Side Note: When I write reviews for this website they’re often quite fluid. Since I actually buy most of what I review on the used market, I tend to keep the gear for many weeks or months, if not years. So if things change in my system that subsequently changes my opinion on a product I quite frequently pop back here and add an update, usually via an addendum at the end. So I may well do that at some point when I change other components in my system, as I tend to do.

The first thing I want to get out of the way is the dCS Rossini Master Clock. Some think its impact on the sound of the Rossini Player is marginal or minimal, Tim even said he couldn’t hear much difference with the clock engaged. I disagree. While it’s an expensive piece of hardware, I hear a good impact on performance that at least justifies its cost – if anything costing $11,000 or so can be justified at all in a music playback system. When you’re at this level, what’s another $11K anyway?

So my comments from here on are based on the sound of the Player and Master Clock combo. If you don’t have the clock, you’ll hear just a little less of everything. Not much, but I think it’s enough for you to sit there and wonder what your life could be like if you had a Master Clock. You’ll never be able to fully enjoy the Andy Williams rips you made from vinyl unless you have the Master Clock. You’ll become paranoid, nothing will be enjoyable, food will taste bad, and you’ll lose your sense of smell. Get a clock.

dCS Rossini Player / DAC / Master Clock in Silver

So let’s try again –  how does the dCS Rossini Player/DAC with Rossini Master Clock sound?

If you’ve landed here from a Google search for ‘dCS Rossini’, you’ve probably already read the Stereophile review from a few years back.

John Atkinson wrote the review and he also used the Aurender N10 that I started out using when the dCS kit came in to me. I can concur with JA in that the sound of the Aurender N10 via USB into the Rossini Player, is pretty close to the sound of the Rossini’s CD player. I’ve many CDs that I’ve painstakingly ripped to hard drive over the years so I’m able to easily call up full albums from the Aurender HD and pull the same CD from my (dwindling) collection of silver discs. What I will say is that the Aurender sounded better spitting digits from its AES/EBU into the Rossini than it did the USB, but yes the Aurender Vs Rossini CD is a horse apiece*. My conclusion here is that the Rossini has an excellent sounding CD player. I’ve you’ve a large collection of CDs and you haven’t gotten around to ripping them to a file server setup, then you’ll loose nothing using the inbuilt CD player.

Where my opinion differs from JA’s is in his comment quoted here: “Playing the same files via USB from the Aurender N10 or via Ethernet using Twonky Server running on my Mac mini, if I had to swear to it, I felt that the Aurender-sourced playback was a touch more palpable than that via my network.”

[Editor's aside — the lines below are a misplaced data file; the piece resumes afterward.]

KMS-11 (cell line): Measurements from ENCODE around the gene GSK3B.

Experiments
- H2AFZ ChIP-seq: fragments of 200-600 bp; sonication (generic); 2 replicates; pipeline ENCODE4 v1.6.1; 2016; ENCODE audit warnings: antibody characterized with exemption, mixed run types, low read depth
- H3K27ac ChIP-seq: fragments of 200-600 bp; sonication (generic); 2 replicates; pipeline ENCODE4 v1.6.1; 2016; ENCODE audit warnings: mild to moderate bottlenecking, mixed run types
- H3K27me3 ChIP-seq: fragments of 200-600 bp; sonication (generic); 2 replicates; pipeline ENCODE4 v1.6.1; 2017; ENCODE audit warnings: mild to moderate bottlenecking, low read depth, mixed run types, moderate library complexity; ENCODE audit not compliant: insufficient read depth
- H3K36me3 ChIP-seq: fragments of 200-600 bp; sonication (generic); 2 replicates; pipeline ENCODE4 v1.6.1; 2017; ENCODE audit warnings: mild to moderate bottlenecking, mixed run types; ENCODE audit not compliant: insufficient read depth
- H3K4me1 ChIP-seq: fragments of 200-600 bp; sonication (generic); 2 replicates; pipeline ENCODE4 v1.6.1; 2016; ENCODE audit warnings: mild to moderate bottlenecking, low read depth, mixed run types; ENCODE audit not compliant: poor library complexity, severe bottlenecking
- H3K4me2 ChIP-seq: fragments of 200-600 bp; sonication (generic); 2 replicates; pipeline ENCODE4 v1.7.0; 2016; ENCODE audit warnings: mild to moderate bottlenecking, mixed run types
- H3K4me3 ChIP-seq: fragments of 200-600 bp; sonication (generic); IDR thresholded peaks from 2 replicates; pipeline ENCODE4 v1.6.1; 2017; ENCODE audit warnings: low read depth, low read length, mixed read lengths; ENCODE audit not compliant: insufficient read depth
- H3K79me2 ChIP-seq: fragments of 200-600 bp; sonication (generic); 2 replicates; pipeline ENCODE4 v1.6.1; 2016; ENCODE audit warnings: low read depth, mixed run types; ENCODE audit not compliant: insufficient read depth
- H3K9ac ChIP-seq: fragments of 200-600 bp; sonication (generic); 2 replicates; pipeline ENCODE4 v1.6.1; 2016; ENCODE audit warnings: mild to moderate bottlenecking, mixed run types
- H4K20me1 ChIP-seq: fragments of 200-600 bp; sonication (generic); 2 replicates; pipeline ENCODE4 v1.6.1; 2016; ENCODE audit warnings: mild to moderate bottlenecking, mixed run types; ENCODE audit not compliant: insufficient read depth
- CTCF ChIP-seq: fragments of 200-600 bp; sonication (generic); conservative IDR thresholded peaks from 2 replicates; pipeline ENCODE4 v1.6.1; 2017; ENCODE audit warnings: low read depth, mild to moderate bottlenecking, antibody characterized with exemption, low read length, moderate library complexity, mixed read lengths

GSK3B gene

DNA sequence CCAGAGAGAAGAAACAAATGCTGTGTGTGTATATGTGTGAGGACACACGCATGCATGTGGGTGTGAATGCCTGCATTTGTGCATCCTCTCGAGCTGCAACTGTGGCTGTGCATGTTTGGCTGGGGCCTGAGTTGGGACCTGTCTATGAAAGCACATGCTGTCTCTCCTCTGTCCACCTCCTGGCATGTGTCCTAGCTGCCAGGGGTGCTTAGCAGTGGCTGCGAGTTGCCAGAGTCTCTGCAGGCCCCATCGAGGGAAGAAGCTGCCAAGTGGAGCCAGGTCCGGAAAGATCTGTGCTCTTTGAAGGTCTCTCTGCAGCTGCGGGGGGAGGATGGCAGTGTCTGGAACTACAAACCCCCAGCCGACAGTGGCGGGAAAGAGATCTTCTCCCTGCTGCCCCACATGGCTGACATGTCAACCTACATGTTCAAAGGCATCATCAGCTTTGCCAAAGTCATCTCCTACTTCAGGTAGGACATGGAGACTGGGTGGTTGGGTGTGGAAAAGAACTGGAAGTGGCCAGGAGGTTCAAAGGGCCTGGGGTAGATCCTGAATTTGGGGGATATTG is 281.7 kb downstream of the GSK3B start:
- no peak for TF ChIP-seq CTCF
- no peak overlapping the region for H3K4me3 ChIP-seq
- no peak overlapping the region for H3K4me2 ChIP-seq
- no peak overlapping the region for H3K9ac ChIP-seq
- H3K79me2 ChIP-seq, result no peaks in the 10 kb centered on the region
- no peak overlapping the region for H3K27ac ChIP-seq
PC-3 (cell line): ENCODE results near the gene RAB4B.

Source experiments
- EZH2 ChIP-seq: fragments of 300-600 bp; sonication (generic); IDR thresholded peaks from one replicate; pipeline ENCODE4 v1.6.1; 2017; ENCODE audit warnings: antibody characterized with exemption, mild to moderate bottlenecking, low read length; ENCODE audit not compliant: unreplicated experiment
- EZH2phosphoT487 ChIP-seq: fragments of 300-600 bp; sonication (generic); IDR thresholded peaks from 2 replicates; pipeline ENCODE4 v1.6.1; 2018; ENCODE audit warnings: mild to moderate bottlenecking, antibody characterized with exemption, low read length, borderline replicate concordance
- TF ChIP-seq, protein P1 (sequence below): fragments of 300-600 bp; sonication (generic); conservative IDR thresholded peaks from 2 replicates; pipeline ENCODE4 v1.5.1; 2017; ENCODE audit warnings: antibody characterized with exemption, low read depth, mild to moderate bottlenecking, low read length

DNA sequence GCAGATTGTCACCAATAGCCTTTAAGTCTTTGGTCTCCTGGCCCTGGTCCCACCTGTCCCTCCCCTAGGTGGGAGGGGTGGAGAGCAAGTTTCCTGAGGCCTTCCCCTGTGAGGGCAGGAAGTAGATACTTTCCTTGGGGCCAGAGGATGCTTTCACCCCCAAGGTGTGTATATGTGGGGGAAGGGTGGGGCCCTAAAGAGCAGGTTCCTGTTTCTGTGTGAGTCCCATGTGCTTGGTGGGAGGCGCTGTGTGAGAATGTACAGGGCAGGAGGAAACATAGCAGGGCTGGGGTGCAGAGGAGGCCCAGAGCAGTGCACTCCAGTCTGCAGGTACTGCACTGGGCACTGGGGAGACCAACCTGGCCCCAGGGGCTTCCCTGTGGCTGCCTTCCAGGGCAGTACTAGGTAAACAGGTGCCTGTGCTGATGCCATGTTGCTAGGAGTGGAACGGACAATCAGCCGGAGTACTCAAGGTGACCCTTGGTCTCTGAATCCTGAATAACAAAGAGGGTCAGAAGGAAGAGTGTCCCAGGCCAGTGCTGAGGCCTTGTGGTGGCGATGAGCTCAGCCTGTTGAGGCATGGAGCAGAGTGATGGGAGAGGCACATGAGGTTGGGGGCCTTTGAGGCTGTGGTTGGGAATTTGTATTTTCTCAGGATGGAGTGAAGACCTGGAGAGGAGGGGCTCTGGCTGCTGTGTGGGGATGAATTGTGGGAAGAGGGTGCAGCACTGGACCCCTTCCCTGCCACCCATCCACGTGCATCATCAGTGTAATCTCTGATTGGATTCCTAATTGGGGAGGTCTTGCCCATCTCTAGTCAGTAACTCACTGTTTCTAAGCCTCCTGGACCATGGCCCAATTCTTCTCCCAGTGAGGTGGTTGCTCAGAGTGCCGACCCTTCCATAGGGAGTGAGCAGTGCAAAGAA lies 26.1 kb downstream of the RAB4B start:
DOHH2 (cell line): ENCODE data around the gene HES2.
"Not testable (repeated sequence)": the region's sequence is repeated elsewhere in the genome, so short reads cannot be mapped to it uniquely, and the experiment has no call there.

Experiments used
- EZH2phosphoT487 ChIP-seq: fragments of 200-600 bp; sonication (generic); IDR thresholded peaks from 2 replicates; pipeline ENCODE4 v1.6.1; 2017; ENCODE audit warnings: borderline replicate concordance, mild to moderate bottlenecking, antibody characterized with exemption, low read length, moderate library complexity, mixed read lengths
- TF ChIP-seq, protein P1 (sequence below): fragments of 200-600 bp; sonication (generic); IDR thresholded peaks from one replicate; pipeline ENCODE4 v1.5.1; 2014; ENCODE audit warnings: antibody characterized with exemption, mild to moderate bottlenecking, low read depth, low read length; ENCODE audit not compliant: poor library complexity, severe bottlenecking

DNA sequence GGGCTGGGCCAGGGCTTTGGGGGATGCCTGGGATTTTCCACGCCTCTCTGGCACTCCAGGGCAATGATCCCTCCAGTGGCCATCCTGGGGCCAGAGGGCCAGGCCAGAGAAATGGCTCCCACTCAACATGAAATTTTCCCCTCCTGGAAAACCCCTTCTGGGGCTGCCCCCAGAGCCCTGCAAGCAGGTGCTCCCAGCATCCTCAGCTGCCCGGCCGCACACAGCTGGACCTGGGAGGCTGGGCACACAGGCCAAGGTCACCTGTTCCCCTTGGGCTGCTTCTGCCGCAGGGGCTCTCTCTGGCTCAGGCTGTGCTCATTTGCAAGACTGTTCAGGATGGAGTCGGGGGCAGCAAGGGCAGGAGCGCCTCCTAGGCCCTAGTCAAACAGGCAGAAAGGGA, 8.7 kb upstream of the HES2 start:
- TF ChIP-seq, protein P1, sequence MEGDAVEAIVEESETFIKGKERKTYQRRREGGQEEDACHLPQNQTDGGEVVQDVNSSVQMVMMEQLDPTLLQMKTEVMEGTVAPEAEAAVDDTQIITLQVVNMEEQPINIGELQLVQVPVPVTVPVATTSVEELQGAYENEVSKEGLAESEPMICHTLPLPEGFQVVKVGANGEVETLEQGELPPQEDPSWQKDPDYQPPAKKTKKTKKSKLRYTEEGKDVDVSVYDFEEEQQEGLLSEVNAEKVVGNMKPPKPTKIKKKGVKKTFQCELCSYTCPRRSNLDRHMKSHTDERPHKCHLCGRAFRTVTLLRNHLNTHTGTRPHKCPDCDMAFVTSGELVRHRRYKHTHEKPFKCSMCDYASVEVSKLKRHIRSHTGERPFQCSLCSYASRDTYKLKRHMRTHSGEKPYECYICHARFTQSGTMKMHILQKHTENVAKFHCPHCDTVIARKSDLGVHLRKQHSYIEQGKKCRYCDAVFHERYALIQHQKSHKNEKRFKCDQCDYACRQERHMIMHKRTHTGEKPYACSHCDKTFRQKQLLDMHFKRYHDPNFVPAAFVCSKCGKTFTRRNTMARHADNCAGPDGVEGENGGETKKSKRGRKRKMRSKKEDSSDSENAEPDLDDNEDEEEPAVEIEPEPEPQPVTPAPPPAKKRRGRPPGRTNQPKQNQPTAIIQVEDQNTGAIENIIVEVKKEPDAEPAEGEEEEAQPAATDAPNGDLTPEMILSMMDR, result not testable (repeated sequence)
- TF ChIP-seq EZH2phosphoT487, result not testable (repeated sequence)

John was using a Mac mini back then and I’m sure that isn’t the case now. There are better options for streaming files over a network in 2024 and I doubt he’d hear now what he heard back then. So in my system, using the SonicTransporter i5, minimServer, a basic Network switch, and a self-powered USB drive plugged into the i5, the sound is quite a bit better than that coming via the Aurender N10 regardless of which digital output is used from the Aurender. As discussed earlier, the dCS Rossini is optimized for Network Playback and that’s how it sounds the best, in my system and that’s how I listened to the dCS gear primarily when putting together this review:

SOUNDSTAGE
The first thing that struck me when I heard the Rossini playing back files over the network was its sense of scale.
Compared with the Holo Audio May KTE DAC, the soundstage grew, most noticeably an expansion laterally to the sides of the room. I also noticed considerably more depth than I’d been used to with the May KTE DAC.

I’m a big fan of Ry Cooder and his music tends to be very well recorded and produced. ‘River Rescue – The Very Best of Ry Cooder’ is a pretty good way to get into his back catalog of music, if you haven’t already, and the first track on the album ‘River Come Down’ is great for assessing soundstage scale, particularly width. With the Holo Audio May KTE, the soundstage on the track was expansive and impressive but confined by the physical constraints of the room. With the Rossini, the side walls are melted and are no longer a constraining factor, and the sound envelope pushes a little more forward of the front plane of the speakers, and a little farther back through the wall behind the speakers too, greatly enhancing the illusion of depth.